Heterosis defines the increased vigor displayed by hybrid progeny compared to the inbred parents. Its molecular basis is not understood, except that genetic differences between parents are the likely cause. This work addresses the hypothesis that "Hybrids suffer regulatory impairment because the parental contribution to regulatory complexes is mismatched in structure or amount. Relaxed regulation results in activation of pathways that cause enhanced growth". To test this hypothesis RNA abundance, allelic contribution, and chromatin state will be investigated using hybrids of rice. The objectives are to: (i) Compare the effect of evolutionary distance on parents-hybrid expression differences and parental expression preference. (ii) Correlate expression changes to promoter activity and changes in repressive chromatin state. (iii) Examine the effects of hybridity on regulatory networks to determine if genes associated with growth are targets of hybrid misregulation. This analysis will entail RNAseq to distinguish parental expression contributions, and will employ a bioinformatic and computational team for dissection of regulatory hierarchies. By exploring a specific hypothesis of heterosis, this work will provide important information on the overall regulatory effect of hybridity. Because the biological system is rice, the best understood grass genome and, globally, the most important food crop, the acquired knowledge is likely to impact both our basic understanding of cellular function and the molecular understanding of pathways that may affect yield in wheat, maize and other critical crops for the US economy. Educational components of this research will involve training of undergraduates from local and from under-represented communities. The GEO expression database, and this laboratory website (RNA-Seq and CHIP-Seq data) will make the data available to the public.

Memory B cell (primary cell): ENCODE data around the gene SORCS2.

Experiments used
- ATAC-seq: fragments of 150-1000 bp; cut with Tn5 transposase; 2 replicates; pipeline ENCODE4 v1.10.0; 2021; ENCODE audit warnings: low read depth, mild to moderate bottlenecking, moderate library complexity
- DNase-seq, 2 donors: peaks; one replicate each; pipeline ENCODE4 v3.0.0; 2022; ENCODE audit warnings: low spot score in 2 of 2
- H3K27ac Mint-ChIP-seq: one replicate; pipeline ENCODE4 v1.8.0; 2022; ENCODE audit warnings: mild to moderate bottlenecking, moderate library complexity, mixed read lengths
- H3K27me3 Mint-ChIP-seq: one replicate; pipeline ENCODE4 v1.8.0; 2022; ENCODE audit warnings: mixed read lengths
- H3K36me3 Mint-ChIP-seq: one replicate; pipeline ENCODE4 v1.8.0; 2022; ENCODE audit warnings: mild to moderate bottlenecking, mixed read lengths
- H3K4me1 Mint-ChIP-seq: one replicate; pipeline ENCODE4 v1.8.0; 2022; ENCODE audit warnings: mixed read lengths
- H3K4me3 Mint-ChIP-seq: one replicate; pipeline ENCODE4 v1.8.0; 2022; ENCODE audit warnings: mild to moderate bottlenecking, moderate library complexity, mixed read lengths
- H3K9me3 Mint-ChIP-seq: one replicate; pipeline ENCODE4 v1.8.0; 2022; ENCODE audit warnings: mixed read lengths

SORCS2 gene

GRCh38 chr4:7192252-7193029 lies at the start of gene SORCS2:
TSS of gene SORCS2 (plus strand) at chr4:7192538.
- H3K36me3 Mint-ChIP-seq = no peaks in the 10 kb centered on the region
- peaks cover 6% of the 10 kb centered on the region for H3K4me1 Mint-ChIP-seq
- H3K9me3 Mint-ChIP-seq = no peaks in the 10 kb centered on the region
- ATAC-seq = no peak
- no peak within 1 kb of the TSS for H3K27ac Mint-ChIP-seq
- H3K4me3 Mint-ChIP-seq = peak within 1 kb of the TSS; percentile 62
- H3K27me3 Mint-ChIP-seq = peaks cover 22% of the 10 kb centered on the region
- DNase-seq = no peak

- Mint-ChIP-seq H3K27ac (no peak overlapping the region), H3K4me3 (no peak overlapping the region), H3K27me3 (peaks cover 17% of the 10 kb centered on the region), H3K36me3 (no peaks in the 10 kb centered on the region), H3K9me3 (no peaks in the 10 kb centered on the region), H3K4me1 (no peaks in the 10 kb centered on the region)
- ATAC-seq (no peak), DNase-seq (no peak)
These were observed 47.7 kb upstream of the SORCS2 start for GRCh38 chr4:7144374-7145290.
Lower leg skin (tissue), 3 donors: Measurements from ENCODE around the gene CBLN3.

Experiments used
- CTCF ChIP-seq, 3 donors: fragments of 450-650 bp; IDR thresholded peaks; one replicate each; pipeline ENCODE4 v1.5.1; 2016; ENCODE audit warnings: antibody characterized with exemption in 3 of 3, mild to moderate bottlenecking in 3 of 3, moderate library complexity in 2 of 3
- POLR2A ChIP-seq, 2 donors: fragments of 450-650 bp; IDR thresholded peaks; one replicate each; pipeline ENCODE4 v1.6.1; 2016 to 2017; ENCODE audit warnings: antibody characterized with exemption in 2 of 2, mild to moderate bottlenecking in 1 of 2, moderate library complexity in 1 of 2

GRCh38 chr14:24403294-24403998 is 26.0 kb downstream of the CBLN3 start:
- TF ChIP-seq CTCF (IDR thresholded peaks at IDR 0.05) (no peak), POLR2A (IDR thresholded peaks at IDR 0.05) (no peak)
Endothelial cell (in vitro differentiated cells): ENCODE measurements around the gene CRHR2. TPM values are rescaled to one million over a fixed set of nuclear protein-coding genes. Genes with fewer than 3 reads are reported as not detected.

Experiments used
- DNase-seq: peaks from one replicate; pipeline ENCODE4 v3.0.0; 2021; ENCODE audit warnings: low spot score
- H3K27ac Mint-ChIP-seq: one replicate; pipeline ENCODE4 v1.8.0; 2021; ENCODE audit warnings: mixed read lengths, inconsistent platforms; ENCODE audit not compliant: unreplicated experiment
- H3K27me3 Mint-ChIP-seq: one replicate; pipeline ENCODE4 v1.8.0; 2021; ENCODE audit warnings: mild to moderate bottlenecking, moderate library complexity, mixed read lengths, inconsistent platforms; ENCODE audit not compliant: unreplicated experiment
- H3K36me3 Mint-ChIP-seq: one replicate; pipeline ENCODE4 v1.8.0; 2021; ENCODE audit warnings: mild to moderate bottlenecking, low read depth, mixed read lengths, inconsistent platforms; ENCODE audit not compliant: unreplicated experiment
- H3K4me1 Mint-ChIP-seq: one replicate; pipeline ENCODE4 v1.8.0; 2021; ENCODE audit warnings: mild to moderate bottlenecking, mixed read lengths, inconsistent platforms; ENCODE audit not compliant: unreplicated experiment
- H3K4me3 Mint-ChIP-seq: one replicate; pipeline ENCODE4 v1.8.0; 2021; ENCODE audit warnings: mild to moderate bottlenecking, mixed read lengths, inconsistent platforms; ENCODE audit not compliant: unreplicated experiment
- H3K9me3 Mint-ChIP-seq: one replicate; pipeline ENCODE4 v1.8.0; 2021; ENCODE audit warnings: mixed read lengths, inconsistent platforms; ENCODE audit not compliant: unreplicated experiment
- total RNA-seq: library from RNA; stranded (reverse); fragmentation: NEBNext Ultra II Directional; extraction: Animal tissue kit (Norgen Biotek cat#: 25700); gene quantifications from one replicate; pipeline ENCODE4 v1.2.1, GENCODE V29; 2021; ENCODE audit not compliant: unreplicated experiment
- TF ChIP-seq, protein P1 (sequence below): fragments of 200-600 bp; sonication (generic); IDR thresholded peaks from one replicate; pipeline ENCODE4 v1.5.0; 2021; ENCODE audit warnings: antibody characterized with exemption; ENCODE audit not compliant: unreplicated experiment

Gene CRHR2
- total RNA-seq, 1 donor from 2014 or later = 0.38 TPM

The project is a collaboration between the Comai Laboratory, the Kinoshita Laboratory at NAIST, and the Filkov computational biology group at the UCD department of Computer Science. The Kinoshita laboratory produce RNA and chromatin from hybrids of Oryza sativa subspecies japonica x Oryza sativa subspecies indica, and Oryza sativa subspecies japonica x Oryza punctata. The RNA and chromatin is profiled in the Comai laboratory and analyzed in collaboration with the Filkov group.